A Hijacking (2012)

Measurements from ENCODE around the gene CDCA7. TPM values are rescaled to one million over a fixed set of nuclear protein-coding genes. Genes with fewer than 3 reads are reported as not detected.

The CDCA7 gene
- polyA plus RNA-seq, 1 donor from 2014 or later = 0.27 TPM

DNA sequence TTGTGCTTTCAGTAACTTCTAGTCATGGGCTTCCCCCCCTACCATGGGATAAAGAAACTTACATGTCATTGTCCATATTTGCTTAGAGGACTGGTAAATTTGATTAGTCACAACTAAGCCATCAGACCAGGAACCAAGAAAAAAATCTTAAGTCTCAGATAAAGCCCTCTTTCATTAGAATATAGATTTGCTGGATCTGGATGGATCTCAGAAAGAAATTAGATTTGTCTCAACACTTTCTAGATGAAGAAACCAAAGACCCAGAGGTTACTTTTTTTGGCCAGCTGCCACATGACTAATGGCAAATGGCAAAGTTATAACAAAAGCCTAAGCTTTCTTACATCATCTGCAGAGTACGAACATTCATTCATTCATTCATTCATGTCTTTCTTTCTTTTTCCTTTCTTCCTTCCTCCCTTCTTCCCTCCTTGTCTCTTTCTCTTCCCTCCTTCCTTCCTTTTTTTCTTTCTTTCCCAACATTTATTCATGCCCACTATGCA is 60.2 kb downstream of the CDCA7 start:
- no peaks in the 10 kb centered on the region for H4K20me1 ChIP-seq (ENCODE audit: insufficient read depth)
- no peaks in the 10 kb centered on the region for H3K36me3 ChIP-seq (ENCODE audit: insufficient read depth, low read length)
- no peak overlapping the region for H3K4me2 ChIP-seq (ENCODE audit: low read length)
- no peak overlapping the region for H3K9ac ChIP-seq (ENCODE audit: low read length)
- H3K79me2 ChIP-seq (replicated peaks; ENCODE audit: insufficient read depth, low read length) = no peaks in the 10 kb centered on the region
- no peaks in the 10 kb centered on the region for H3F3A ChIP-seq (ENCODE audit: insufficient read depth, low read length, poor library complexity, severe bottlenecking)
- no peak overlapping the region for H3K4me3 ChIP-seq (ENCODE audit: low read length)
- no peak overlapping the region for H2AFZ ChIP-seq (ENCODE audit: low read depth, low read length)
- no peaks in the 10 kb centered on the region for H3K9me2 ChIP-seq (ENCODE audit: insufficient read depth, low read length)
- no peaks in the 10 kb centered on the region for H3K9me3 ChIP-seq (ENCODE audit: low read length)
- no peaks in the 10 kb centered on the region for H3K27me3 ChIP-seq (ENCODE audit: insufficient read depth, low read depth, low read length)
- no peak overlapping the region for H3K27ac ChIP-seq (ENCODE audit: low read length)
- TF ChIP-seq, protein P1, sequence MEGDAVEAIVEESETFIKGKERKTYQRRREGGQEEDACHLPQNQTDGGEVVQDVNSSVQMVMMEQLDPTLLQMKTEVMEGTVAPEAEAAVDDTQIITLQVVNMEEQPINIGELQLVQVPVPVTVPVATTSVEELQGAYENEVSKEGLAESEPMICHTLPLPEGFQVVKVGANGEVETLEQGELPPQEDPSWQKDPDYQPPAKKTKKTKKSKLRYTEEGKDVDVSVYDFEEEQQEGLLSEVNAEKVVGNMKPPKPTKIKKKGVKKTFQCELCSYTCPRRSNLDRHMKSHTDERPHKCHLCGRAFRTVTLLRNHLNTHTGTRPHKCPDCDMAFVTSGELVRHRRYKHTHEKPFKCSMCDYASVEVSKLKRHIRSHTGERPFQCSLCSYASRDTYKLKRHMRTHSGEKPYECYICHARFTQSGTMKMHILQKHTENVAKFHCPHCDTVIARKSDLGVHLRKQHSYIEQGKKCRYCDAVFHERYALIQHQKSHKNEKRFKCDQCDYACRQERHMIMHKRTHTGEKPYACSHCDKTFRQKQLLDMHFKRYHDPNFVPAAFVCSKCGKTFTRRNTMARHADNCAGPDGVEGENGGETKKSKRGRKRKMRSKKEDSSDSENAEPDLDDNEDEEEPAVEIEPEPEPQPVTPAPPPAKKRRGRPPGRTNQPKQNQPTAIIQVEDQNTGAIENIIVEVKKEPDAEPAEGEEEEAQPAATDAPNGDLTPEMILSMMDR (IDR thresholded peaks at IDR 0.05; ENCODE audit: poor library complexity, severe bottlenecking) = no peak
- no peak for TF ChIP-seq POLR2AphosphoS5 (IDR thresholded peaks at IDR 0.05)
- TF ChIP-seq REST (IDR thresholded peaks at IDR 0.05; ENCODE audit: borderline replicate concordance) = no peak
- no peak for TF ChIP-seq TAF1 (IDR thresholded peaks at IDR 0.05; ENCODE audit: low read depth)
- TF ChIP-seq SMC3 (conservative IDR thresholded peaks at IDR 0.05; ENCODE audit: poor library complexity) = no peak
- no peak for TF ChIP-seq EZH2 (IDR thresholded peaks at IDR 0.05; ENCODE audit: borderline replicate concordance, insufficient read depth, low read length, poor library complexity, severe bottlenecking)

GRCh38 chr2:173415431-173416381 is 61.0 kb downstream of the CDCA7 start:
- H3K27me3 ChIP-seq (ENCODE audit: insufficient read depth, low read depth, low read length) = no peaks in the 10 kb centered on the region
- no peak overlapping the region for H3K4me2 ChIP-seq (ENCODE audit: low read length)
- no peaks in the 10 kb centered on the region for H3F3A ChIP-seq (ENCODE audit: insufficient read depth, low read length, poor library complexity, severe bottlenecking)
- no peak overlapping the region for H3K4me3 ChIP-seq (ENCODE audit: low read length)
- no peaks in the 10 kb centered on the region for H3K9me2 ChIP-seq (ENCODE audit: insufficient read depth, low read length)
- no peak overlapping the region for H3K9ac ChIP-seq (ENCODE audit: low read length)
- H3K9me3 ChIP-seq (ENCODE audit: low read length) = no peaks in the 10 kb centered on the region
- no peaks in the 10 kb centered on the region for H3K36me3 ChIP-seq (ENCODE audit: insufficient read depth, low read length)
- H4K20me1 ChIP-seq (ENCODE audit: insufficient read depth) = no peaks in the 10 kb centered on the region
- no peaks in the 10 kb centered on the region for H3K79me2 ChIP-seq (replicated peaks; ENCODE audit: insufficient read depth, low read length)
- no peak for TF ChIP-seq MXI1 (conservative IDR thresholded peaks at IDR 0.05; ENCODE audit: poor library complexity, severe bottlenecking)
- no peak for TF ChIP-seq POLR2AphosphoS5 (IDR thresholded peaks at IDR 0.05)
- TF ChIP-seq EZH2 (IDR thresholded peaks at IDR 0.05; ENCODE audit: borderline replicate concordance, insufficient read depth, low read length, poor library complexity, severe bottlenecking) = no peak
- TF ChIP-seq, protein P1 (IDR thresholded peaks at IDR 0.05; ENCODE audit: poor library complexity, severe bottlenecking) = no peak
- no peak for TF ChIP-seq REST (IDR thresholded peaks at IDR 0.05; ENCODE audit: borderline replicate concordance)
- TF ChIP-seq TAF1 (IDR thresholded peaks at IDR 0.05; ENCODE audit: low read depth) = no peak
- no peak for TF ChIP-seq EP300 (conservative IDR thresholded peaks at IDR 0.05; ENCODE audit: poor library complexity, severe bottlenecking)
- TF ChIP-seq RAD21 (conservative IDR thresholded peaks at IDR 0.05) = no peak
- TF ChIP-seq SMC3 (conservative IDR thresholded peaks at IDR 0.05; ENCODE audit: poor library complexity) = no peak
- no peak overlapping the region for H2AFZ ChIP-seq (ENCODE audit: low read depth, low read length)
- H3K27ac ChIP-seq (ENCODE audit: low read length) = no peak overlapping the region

Tobias Lindholm. 2012. I don’t normally watch psychological thrillers largely because most that I have access to are Hollywood swill featuring artificially beautiful people artfully placed in artificially distressed situations in which they act artificially; that’s not entertainment, it’s industrial product. Thankfully the Europeans still know how to make movies and this one lives up to the promise. We have actors who can act who look like the type of character they are playing. We have outstanding editing, cutting between the horror of the hostages broiling in the equatorial heat and the glacial coolness of the executive in Denmark negotiating for their release (while reaching his own boiling point). And we have hubris by multiple parties—only European filmmakers can handle hubris so compassionately because they recognize it is part of the human condition (Hollywood hides from it or shuns it or punishes it). And the film is actually a nail biter: since it isn’t Tom Hanks or Brad Pitt or any other famous face, we actually don’t know who will make it out alive at the end. The dialogue is mostly English (the international language of hostage negotiation), and though the Danish is subtitled, very cleverly the Somali dialogue is not, which adds to the realism of the terror. Having a skinny wild-eyed boy waving an AK-47 in your face while screaming in a language you don’t comprehend…for me at least that cuts close to the bone.